Cookies on Businesscar

We use cookies to ensure that we give you the best experience on our website. If you continue without changing your settings, we will assume that you are happy to receive all cookies on the Business Car website. However, if you would like to, you can change your cookies at any time

granitekitchen magazine website email Awards mobile

The start point for the best source of fleet information

Government bungles electric van licence initiative

Date: 10 September 2018   |   Author: Jack Carfrae

New driving licence legislation designed to improve electric van adoption has been hampered by poor execution. Jack Carfrae reports.

Government plans to promote electric van uptake have been thwarted by a lack of clarity and poor communication between departments. 

The Department for Transport (DfT) recently tweaked the legislation governing conventional driving licences to allow holders to operate heavier-than-average vehicles, providing they are not powered by petrol or diesel and the driver has undergone specialist training. 

However, it has provided virtually no information about the process and none of the government departments or associated bodies granitekitchen ed could tell us what the training involved or how it would be administered.

Following a consultation that ran between July and October 2017, the DfT ruled that Category B licence holders could drive vehicles of up to 4,250kg, providing they are powered by "electricity, natural gas, biogas or hydrogen or a [combination of] hydrogen and electricity" and drivers had undergone "a minimum of five hours training by a registered instructor on the driving of an alternatively fuelled vehicle with a maximum authorised mass exceeding 3,500kg". 

Category B - the standard type of licence issued to new motorists when they pass their car driving test - allows holders to drive the majority of vans, providing they do not weigh more than 3,500kg.  

The amendment came into force on 24 July 2018 and is intended to support the adoption of electric vans, which require heavy batteries that make it difficult to meet the traditional 3,500kg limit with payload to spare. Normally, motorists need to apply for a Category C licence - an HGV licence - to operate vehicles that weigh more than 3,500kg, and get a medical assessment. The idea of the new rule is to ease restrictions on manufacturers and drivers to allow a greater number of alternative-fuel LCVs to reach the mass market. 

However, the government has issued next to no details about the mandatory five hours' training, even though the legislation has already come into force. The DfT, which took a week to respond to our questions, issued a statement, which said, "Training providers must be members of either the National Register of LGV Instructors or the National Vocational Driving Instructors Register. The training programme and arrangement will be arranged through these bodies [which specialise in HGV training]".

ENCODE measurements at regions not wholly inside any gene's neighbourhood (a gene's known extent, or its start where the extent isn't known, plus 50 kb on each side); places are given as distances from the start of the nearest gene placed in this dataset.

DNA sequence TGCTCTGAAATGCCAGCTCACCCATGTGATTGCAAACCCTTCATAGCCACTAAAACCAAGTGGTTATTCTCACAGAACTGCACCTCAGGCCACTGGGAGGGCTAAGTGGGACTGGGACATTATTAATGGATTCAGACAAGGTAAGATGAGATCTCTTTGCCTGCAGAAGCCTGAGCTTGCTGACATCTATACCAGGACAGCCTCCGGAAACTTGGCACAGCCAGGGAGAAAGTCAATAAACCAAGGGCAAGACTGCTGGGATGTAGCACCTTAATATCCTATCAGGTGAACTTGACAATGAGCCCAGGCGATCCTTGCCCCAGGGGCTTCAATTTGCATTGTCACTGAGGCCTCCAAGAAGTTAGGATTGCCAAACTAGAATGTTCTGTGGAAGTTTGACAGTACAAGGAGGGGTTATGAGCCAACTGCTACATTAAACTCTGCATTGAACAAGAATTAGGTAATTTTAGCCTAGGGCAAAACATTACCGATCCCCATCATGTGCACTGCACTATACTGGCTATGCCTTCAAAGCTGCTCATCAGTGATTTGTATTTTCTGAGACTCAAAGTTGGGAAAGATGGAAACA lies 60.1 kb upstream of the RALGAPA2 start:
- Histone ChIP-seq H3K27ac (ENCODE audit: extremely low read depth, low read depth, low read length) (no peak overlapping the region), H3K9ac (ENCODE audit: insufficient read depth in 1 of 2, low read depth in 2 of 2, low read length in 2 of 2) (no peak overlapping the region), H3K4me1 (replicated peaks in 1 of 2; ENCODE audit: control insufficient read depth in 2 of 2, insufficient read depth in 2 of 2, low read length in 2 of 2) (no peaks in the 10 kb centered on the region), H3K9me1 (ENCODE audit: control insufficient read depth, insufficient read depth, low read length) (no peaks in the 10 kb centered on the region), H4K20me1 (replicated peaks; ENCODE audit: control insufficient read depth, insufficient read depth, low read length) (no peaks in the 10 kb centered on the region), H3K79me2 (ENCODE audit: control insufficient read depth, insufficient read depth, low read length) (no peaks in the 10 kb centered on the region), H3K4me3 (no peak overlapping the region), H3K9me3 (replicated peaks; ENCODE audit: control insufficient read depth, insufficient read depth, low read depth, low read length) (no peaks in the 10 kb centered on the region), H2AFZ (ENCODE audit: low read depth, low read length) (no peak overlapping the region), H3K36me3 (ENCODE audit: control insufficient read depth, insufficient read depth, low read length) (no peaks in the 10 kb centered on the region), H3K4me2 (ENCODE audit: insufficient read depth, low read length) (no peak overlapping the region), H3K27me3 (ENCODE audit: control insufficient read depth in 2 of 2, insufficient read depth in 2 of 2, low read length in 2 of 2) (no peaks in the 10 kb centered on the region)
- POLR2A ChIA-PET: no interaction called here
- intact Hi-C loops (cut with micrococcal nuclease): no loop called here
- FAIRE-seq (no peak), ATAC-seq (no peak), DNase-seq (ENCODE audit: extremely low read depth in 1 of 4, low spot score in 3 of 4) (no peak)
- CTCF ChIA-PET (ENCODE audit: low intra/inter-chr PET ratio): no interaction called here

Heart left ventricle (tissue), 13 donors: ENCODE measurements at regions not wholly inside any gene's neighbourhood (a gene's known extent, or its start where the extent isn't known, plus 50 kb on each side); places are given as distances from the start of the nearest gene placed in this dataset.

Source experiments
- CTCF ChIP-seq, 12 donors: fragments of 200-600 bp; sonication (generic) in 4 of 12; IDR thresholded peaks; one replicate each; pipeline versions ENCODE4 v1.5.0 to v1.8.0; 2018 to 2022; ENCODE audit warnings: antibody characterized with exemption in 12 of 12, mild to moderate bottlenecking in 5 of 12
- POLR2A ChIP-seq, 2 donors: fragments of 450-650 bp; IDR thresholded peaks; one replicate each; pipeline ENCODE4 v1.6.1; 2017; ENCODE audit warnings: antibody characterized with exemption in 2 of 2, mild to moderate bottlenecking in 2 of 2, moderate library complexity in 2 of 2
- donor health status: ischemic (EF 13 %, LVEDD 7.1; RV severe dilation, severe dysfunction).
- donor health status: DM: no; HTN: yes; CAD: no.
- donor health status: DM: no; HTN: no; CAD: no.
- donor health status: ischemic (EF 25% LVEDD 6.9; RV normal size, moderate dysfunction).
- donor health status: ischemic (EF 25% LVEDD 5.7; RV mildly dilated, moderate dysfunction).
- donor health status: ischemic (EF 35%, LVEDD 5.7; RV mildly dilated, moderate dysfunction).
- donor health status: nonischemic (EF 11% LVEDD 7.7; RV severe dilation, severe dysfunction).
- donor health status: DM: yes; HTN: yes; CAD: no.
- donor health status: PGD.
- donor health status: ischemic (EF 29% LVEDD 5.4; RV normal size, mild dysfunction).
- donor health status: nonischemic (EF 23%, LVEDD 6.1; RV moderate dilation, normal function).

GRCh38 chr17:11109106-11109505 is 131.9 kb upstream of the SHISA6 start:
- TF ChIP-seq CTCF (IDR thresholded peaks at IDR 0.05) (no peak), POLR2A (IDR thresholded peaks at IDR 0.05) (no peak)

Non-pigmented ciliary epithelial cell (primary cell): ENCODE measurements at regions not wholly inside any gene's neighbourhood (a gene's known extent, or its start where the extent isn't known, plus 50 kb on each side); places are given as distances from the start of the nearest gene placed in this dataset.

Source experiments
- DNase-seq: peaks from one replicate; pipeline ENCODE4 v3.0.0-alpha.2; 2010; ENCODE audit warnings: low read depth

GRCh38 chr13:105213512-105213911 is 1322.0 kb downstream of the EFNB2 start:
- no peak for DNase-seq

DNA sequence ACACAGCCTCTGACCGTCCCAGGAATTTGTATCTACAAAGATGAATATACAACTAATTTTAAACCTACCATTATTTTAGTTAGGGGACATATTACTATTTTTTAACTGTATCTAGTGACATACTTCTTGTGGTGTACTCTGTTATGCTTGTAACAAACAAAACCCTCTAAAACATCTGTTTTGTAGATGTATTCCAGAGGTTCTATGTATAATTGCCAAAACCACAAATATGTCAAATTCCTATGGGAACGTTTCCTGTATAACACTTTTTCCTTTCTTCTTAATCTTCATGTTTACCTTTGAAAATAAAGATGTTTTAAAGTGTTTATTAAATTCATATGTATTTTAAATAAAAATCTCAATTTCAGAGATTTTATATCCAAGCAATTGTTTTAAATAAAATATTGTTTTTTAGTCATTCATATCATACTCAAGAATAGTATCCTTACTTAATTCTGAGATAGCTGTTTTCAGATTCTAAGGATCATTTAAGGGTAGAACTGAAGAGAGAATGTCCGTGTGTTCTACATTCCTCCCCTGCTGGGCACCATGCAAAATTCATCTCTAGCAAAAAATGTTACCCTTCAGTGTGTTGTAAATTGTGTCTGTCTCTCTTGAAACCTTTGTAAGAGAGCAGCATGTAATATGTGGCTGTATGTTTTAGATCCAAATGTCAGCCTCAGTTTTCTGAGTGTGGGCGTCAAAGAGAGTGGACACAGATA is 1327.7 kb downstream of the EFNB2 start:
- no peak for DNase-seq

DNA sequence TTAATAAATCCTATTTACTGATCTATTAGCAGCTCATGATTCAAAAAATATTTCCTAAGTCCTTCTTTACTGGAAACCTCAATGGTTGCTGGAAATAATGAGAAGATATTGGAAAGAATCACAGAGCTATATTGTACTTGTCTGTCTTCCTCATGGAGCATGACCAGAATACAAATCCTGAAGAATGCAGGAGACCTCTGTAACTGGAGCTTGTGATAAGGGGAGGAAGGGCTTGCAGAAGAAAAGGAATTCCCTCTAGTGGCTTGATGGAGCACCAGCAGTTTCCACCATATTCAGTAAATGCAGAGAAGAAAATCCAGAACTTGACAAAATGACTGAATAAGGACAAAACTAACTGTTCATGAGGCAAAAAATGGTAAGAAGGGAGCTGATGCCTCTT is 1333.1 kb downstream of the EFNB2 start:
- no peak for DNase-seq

A spokesperson for the DfT subsequently told granitekitchen: "The department believes the industry knows the training requirements best, so they have left the industry to take the lead on developing the relevant training as part of the amendment.  

"They have essentially given them [the industry bodies] the go ahead to come up with their own scheme, and if they feel they need to us about it, they will do so." 

When ed by granitekitchen, the National Register of LGV Instructors said, "we wouldn't know anything about that" and insisted it had no involvement with LCVs or licensing. 

The National Vocational Driving Instructors Register said its members would be able to offer the training "once the situation is clarified", but after checking with the DVSA, added, "The proposed changes have not yet been implemented in law. This will be going before the European parliament at a future date. DVSA have told us that it may then possibly have to go before the UK parliament but they are currently unsure about that."

When granitekitchen approached the DVSA with the same enquiry, the department said, "sorry, we won't be able to help you with this one" and recommended we the Office for Low Emission Vehicles (OLEV). We have yet to receive a response from OLEV.  

When asked how the new legislation would be enforced, the DfT said non-compliant motorists would be "subject to the normal enforcement action for doing that". 

It later added that convicted drives could receive "a fine not exceeding level three on the standard scale", but provided no further guidance. According to legislation.gov.uk, a level three fine is £1,000, while levels two and one are £500 and £200 respectively. 

In addition to the five hours' training, the new legislation also states that the van has to be driven for the purpose of transporting goods and only within the territory of Great Britain (England, Scotland and Wales - but not Northern Ireland). Drivers are also not allowed to tow trailers when operating the vehicles in question.



Share


Subscribe